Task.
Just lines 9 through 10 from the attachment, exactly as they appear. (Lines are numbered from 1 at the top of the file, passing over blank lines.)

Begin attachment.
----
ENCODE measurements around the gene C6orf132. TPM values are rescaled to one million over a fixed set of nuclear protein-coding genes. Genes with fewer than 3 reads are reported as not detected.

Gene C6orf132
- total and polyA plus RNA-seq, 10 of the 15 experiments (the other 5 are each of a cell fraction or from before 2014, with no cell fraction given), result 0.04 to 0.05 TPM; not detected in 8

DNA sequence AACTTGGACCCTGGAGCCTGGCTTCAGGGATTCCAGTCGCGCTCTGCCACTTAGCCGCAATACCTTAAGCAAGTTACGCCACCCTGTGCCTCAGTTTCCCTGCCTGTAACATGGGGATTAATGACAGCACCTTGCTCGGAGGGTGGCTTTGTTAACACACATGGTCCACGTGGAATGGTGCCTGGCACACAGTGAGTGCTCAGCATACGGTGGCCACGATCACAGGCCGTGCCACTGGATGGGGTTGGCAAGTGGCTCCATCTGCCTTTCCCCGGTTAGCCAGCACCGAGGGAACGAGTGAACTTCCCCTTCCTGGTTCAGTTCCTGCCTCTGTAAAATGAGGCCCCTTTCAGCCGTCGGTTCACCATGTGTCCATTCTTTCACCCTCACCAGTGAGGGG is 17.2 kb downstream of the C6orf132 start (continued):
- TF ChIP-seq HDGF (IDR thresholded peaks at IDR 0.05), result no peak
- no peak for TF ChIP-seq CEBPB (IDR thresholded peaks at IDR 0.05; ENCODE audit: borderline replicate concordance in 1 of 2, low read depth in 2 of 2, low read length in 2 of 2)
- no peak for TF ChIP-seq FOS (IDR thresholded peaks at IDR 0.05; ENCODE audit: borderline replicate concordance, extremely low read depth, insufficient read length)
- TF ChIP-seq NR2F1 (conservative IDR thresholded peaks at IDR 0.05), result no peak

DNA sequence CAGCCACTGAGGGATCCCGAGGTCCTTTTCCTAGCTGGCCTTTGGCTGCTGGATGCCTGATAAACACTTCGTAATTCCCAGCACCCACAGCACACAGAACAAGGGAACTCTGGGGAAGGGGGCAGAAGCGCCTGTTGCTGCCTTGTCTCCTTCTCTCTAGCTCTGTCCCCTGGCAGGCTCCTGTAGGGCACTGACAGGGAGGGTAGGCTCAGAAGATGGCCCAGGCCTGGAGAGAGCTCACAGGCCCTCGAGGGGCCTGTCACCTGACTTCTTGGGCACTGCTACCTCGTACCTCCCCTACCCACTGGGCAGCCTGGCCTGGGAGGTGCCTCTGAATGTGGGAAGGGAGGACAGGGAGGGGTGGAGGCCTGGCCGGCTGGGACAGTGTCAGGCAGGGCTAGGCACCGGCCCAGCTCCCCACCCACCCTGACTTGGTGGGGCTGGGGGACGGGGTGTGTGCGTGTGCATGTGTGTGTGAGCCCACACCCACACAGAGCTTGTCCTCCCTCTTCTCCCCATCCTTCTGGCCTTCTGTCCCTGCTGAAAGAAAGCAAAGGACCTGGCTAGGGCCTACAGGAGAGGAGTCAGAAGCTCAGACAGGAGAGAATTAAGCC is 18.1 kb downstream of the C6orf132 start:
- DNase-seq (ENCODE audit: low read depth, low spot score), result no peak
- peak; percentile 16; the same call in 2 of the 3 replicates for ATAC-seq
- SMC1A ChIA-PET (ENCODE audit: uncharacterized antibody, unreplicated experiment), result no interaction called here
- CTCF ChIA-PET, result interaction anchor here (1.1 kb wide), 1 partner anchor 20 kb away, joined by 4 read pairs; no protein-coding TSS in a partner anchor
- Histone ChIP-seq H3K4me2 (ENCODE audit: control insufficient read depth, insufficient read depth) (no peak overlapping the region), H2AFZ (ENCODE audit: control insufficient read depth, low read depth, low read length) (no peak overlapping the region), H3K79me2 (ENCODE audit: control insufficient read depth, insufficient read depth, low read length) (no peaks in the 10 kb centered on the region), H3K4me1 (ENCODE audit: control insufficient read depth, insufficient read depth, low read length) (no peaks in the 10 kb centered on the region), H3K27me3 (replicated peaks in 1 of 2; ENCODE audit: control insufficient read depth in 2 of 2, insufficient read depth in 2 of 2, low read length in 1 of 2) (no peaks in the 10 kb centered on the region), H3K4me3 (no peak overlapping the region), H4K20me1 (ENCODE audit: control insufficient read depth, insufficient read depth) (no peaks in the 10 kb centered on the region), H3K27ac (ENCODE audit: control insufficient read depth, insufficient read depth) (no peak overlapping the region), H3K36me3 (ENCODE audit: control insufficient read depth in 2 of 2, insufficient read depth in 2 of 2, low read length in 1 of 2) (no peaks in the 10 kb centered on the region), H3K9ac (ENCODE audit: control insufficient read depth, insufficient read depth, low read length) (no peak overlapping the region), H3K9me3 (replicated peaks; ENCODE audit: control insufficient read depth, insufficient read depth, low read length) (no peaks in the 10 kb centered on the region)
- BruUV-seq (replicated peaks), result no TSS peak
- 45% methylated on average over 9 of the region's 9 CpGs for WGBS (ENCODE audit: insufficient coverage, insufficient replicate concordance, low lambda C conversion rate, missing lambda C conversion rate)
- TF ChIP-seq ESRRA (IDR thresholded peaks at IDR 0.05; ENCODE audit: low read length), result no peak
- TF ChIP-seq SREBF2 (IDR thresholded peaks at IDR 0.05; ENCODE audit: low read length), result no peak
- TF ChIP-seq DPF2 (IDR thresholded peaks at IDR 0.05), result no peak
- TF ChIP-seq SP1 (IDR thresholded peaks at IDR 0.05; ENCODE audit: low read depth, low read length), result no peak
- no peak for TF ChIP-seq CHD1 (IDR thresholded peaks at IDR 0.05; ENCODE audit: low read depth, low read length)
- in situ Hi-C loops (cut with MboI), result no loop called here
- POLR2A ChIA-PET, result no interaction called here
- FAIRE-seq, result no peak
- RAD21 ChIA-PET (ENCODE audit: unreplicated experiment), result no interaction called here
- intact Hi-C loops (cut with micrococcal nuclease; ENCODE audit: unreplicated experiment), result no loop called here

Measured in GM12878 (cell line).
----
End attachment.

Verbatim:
DNA sequence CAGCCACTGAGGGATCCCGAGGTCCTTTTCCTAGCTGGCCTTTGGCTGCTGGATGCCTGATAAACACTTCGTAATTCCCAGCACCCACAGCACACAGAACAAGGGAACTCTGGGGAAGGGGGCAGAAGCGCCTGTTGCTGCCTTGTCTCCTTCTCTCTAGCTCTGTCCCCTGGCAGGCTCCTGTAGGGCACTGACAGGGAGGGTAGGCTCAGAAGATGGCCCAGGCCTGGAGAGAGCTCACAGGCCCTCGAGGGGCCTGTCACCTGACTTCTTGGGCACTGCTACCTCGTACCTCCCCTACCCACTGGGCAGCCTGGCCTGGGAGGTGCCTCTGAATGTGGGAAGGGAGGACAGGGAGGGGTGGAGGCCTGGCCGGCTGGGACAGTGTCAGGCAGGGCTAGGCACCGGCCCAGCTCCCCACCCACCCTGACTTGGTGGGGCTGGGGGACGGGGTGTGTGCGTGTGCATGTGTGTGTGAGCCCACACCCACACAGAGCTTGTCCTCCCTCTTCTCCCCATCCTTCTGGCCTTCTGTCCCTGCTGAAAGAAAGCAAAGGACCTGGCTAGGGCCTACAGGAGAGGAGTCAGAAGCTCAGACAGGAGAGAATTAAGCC is 18.1 kb downstream of the C6orf132 start:
- DNase-seq (ENCODE audit: low read depth, low spot score), result no peak